worry about employees or paying for a kitchen to cook out of. As a private chef to

individuals with special dietary needs, she could provide her services in her customers’
99

kitchens and make a nice profit for her services. For the last 5 years, P4 has focused on

building her private chef business while leaving the day-to-day operations of the special

events catering portion of the business to her long-time employees. P5 has focused on

catering special events especially weddings. P5 used technology to attract potential

customers and to get the word out about the products and services offered by his

company. Since the majority of his clients are younger and working professionals, he

invested in an exciting website with testimonials from clients to help the business grow.

P5 was so successful that the amount of business he can generate out of his present

location has nearly reached maximum capacity. To meet the demands of a rapidly

growing business, P5 had to make large investments in equipment and vehicles in the last

three years (CD5a; CD5b). P5 is now looking for a larger commercial kitchen with plenty

of parking for his catering trucks and vans.

All five participants had a financial goal that they wanted to reach when they

started their businesses. It was either to sell the company when the right offer came along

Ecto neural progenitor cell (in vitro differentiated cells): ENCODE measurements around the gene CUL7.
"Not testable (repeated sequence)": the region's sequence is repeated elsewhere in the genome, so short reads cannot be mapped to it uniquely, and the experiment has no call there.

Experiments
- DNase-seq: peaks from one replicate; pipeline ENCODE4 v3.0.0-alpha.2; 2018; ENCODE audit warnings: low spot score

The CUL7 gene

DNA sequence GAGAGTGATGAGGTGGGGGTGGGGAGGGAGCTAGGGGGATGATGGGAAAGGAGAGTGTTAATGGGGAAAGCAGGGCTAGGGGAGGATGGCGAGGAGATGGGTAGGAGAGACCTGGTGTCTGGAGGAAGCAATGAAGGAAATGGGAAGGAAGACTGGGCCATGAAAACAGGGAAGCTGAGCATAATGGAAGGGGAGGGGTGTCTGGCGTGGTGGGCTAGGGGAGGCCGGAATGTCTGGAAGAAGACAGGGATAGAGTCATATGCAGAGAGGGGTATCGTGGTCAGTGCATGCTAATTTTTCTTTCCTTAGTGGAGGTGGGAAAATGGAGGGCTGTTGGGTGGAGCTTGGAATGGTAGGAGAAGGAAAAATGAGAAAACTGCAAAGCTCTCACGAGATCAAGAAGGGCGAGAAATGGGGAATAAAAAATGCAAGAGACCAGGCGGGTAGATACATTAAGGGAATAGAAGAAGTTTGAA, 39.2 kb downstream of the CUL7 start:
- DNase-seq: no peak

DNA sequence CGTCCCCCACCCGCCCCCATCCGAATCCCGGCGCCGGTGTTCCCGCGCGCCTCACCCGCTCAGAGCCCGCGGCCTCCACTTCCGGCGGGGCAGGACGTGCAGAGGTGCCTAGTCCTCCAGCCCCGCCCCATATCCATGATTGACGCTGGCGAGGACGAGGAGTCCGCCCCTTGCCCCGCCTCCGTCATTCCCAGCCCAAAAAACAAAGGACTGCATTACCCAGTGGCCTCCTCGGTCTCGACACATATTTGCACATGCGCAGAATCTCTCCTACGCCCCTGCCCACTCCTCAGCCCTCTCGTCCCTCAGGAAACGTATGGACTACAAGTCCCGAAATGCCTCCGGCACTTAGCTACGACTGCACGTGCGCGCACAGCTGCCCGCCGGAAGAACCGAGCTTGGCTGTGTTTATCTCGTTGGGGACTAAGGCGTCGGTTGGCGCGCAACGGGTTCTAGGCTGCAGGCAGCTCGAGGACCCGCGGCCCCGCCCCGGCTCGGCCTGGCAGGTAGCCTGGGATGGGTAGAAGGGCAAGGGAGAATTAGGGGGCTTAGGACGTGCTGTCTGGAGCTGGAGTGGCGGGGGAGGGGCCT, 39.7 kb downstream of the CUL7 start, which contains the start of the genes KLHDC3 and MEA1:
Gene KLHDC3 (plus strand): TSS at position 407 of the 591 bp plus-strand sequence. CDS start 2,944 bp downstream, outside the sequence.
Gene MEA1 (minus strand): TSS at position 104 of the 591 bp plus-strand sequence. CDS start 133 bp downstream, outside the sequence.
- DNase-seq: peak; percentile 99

or to retire when they reached a certain age. Karadag (2015) emphasized the necessity of

small business owners having a strategic perspective for the financial management of the

business. P1 shared:

We weren’t sure whether we would ever get an offer to be acquired or not, but we

decided that we were not going to past this company on to the next generation. If

we get an offer, and it is a reasonable offer, we would consider it.

P2 wanted to be able to retire at age 65 from active participation in the business

but still have a flow of income from the business so that she would be able to relax
100

without worrying about finances. P3 wanted to sell his business for 2 million dollars by

the time he reached age 63. P3 felt that if he had 2 million dollars in the bank, it would

give him a lot of options for the rest of his life. P4 is retirement age but wanted to be

independent and self-sufficient while still doing what she loved, which was to cook. P5